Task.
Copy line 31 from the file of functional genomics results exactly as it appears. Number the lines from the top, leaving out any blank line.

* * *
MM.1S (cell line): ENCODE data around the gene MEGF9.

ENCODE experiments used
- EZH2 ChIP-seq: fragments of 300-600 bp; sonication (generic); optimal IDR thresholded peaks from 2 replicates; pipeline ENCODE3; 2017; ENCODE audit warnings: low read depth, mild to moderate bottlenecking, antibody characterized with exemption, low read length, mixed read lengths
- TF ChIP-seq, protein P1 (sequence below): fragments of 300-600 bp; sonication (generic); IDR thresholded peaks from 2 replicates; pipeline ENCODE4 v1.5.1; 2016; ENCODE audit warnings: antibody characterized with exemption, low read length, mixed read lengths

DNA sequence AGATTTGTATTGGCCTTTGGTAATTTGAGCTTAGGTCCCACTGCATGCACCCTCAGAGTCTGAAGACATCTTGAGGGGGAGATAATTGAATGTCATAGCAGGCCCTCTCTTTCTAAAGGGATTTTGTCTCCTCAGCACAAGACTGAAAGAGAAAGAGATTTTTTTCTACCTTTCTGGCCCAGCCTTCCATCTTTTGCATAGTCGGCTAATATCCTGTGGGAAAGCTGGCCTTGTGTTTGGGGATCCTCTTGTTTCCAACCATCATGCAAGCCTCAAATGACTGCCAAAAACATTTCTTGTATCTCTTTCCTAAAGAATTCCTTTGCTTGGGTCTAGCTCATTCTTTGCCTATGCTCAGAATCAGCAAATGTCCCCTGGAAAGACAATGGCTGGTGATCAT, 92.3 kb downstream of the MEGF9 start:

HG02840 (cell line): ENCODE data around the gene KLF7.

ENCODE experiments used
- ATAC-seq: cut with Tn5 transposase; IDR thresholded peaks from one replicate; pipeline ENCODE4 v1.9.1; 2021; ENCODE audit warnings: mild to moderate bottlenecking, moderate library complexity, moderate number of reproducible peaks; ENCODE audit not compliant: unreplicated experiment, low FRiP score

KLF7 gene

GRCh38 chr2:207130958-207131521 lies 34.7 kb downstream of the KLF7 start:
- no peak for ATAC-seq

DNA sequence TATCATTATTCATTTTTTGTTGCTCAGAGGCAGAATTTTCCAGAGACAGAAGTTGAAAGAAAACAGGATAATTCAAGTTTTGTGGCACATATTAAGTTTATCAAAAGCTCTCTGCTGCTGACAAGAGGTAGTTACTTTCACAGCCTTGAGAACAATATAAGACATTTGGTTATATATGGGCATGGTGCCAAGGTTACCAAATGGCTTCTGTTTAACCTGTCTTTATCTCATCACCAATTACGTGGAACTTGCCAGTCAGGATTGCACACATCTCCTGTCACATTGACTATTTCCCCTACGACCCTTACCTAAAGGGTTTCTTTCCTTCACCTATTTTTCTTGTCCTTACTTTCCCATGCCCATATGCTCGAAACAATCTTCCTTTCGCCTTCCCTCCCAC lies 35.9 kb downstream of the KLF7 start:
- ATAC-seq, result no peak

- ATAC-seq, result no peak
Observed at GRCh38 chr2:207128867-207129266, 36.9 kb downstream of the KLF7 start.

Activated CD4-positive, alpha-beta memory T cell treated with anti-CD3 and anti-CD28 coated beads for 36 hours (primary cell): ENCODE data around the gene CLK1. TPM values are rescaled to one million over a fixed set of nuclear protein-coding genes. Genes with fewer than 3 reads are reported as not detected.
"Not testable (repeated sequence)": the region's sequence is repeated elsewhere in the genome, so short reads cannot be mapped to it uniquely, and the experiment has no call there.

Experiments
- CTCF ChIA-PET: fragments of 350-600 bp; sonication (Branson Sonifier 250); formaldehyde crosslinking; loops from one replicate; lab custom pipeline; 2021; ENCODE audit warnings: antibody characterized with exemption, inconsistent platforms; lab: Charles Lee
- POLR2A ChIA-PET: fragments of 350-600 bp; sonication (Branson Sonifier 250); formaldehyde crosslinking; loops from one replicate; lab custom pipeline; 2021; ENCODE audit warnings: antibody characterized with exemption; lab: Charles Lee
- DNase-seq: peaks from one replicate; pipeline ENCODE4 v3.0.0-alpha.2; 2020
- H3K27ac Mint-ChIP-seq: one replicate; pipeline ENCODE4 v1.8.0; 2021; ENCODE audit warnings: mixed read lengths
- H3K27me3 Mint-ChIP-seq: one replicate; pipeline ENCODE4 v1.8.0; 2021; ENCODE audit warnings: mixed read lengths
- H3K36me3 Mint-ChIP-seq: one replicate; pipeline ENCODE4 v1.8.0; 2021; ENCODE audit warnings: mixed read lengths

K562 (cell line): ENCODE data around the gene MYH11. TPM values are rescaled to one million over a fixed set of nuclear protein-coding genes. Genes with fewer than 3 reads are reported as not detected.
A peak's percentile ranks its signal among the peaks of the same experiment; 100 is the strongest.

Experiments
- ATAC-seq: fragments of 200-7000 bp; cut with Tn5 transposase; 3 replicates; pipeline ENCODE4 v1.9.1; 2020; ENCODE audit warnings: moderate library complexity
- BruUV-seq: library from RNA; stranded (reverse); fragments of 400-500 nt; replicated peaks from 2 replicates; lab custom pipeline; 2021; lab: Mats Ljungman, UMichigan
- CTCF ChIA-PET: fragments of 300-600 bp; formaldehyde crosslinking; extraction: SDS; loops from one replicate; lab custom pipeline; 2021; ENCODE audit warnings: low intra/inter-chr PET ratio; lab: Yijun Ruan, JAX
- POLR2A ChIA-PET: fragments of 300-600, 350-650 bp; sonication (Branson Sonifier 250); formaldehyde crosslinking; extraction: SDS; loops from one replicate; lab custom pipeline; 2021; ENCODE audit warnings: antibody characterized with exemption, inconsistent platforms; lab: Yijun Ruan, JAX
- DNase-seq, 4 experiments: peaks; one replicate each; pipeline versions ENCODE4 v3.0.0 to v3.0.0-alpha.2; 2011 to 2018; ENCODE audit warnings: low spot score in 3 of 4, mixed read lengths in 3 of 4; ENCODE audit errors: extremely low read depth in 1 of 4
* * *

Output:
- POLR2A ChIA-PET: fragments of 300-600, 350-650 bp; sonication (Branson Sonifier 250); formaldehyde crosslinking; extraction: SDS; loops from one replicate; lab custom pipeline; 2021; ENCODE audit warnings: antibody characterized with exemption, inconsistent platforms; lab: Yijun Ruan, JAX